Where you hear wrongness and an unpleasant arrangement of notes, I hear a work of great ascetic beauty where every statement has been distilled to its most simple and primal expression. Now, I won't deny that there's a certain baffling quality to it, at least at first. It's like he's playing tricks with your mind, he's not giving you what you're expecting when you're expecting it, willfully postponing the reappearance of familiar patterns for a few bars throughout the entire work. There's a kind of playfulness to this game, and that's what drew me to the work initially (this is where I started my foray into atonality). That was before I could unravel all the different voices, put together all the melodic fragments interspersed and understand the rhythmical logic of the work. Once I did, that's when I truly realized that there's something to this music that goes way beyond my initial "well, this is kind of clever" assessment. Quite bluntly, I think the it's a masterpiece and there's very few works out there that feel more "right" to my ears, there's something pure and untainted to this music that I've only been able to hear elsewhere in the works of the great renaissance and early baroque masters.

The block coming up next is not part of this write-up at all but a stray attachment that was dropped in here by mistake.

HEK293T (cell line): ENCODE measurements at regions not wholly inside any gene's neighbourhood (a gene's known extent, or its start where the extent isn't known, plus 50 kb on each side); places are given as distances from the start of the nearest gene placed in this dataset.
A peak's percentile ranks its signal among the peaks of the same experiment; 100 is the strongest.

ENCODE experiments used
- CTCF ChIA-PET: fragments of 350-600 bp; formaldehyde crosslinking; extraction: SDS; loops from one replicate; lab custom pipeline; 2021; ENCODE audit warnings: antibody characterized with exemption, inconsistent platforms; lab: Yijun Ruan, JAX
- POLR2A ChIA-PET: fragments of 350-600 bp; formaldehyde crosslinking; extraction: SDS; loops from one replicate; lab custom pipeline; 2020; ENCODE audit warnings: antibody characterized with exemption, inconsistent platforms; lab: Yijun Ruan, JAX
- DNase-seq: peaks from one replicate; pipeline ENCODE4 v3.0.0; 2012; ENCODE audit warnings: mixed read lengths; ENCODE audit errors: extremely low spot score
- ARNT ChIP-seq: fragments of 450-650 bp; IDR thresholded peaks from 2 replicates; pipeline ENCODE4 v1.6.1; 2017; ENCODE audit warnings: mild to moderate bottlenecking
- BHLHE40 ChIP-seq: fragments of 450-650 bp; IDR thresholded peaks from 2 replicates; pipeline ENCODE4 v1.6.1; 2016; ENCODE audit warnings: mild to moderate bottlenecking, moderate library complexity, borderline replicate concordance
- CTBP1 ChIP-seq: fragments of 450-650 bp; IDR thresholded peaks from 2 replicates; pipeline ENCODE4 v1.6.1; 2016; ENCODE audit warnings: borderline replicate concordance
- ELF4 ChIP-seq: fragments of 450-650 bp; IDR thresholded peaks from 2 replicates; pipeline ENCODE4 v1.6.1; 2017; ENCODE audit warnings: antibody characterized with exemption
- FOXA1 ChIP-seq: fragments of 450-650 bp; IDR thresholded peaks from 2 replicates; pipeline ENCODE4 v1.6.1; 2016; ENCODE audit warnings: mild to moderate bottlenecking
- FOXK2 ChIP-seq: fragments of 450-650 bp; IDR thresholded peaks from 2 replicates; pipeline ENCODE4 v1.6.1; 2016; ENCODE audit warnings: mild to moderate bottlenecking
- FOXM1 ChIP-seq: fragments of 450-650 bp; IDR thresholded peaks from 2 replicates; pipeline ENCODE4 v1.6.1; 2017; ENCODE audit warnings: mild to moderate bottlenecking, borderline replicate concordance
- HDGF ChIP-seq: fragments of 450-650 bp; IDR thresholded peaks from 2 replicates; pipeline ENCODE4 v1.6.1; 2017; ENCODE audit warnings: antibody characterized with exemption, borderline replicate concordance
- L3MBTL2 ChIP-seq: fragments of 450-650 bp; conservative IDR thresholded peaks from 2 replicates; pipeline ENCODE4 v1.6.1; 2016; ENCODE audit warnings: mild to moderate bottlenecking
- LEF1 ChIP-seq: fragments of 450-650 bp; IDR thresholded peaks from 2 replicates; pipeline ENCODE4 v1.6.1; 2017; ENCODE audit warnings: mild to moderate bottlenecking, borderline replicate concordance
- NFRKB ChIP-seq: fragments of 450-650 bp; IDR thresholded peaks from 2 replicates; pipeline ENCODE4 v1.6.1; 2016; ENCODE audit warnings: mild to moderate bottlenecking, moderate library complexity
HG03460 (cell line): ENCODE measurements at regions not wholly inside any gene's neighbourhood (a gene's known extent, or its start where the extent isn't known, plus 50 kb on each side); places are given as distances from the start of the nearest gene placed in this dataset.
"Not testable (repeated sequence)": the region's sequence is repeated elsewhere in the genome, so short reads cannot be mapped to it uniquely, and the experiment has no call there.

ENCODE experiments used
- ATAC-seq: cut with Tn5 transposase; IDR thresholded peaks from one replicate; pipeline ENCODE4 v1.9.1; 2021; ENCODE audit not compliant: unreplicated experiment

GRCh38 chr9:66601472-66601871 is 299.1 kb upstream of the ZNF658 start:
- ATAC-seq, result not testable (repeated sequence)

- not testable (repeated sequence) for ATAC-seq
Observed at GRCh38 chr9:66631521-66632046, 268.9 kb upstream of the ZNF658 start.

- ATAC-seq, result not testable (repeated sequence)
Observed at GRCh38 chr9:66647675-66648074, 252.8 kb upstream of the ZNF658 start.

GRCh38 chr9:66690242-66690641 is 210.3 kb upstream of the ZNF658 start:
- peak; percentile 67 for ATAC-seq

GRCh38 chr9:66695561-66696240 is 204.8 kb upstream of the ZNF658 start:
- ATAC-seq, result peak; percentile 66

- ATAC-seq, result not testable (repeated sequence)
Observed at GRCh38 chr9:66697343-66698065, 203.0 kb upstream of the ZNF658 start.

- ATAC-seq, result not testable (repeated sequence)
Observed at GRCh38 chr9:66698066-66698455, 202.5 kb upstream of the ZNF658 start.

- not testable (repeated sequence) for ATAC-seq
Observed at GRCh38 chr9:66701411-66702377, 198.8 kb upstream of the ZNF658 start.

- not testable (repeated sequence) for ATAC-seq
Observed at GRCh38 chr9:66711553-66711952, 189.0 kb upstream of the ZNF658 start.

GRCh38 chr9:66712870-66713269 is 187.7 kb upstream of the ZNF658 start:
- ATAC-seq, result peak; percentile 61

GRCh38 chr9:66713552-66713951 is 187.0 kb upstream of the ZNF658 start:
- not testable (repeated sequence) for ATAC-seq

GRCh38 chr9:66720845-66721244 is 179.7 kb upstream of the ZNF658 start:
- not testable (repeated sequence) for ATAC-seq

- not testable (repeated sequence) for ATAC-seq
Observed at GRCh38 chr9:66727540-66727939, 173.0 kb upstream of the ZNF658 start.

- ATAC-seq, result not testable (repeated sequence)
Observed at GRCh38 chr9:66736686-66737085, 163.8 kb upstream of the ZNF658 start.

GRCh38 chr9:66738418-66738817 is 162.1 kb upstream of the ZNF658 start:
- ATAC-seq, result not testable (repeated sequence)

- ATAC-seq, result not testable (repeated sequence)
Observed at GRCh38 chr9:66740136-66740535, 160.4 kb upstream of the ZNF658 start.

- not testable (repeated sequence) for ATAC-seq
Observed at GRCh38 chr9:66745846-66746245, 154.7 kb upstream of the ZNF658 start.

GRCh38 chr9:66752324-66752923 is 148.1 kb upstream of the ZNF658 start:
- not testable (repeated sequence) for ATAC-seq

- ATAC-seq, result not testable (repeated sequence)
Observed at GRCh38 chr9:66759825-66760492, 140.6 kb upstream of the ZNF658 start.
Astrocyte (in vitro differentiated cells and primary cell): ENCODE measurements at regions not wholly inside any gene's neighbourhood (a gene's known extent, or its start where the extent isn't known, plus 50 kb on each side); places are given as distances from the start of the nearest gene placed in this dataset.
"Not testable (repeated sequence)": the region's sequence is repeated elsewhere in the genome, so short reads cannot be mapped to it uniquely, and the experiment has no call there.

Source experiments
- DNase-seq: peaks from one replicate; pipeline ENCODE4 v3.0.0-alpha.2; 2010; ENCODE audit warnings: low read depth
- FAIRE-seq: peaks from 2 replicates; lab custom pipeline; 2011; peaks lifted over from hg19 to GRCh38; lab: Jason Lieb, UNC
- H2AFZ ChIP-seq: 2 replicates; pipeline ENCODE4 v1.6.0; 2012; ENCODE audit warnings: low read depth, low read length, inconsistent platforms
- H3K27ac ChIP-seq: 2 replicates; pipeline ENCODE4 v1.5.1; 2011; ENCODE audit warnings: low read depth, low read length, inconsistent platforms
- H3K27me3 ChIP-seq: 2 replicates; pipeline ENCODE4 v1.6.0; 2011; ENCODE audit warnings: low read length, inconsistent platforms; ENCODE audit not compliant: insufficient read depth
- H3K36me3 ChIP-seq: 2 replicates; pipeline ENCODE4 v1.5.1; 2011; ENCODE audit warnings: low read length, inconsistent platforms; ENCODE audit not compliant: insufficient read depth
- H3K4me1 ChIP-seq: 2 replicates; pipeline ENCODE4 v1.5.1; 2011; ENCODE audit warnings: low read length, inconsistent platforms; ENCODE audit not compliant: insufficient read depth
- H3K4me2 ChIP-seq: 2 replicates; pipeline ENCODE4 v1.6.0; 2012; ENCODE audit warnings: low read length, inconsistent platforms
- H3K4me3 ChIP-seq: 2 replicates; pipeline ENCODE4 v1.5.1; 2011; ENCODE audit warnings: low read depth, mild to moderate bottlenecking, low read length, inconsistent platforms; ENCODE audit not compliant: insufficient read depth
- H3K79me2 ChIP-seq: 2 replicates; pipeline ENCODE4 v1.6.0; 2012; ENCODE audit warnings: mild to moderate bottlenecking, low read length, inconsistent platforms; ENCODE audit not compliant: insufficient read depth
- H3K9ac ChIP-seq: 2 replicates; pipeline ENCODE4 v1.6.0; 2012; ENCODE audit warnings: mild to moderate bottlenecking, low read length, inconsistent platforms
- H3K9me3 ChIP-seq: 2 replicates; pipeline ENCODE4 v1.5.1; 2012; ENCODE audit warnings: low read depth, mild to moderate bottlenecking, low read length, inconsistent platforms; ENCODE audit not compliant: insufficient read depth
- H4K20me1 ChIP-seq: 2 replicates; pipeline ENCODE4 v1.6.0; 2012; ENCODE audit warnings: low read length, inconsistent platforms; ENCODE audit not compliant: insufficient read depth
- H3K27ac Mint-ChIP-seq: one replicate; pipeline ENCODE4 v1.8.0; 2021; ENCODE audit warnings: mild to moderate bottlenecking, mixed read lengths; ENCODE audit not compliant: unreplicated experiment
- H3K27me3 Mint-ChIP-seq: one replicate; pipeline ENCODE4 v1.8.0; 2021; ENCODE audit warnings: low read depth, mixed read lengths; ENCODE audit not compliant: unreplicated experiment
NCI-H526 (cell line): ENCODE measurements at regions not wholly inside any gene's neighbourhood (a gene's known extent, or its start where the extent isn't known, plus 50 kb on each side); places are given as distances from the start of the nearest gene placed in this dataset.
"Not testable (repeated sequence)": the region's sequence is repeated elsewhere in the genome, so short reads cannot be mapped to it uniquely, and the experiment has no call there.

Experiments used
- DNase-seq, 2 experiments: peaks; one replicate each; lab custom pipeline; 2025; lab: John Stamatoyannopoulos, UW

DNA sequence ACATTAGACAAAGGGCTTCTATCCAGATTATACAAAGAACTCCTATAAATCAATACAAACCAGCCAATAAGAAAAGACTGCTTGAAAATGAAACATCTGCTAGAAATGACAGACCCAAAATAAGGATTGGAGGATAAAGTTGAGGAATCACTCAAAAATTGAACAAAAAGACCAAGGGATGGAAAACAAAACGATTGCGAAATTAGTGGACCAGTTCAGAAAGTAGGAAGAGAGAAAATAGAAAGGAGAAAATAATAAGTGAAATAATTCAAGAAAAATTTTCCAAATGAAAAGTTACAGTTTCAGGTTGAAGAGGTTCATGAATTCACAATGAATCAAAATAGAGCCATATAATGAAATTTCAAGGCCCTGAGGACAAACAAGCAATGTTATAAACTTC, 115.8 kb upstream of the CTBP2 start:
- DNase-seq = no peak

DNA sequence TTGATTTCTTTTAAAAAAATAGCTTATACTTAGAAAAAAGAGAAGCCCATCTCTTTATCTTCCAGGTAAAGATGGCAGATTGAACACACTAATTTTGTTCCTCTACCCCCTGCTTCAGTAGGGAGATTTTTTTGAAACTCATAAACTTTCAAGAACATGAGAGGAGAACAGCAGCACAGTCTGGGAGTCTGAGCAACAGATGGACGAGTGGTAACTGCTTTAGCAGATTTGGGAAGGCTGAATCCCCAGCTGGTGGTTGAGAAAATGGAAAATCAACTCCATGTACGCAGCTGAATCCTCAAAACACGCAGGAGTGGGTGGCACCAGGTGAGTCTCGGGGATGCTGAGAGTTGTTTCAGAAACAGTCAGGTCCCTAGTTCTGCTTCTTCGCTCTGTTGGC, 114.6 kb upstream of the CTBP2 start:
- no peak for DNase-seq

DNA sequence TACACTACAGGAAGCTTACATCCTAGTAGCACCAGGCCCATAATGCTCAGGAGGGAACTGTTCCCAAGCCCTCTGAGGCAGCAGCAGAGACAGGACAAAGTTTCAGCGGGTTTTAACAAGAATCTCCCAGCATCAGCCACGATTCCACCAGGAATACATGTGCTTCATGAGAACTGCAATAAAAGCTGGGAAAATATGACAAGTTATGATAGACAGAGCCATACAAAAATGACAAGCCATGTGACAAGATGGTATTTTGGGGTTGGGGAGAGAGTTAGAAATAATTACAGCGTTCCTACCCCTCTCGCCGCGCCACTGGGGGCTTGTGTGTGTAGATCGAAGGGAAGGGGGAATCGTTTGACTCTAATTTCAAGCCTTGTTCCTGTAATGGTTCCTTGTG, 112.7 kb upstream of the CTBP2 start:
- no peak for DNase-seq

On the second part of your point, that's definitely an interesting point and I don't disagree completely. I'll have to go into it in more depth at another time though, possibly later today.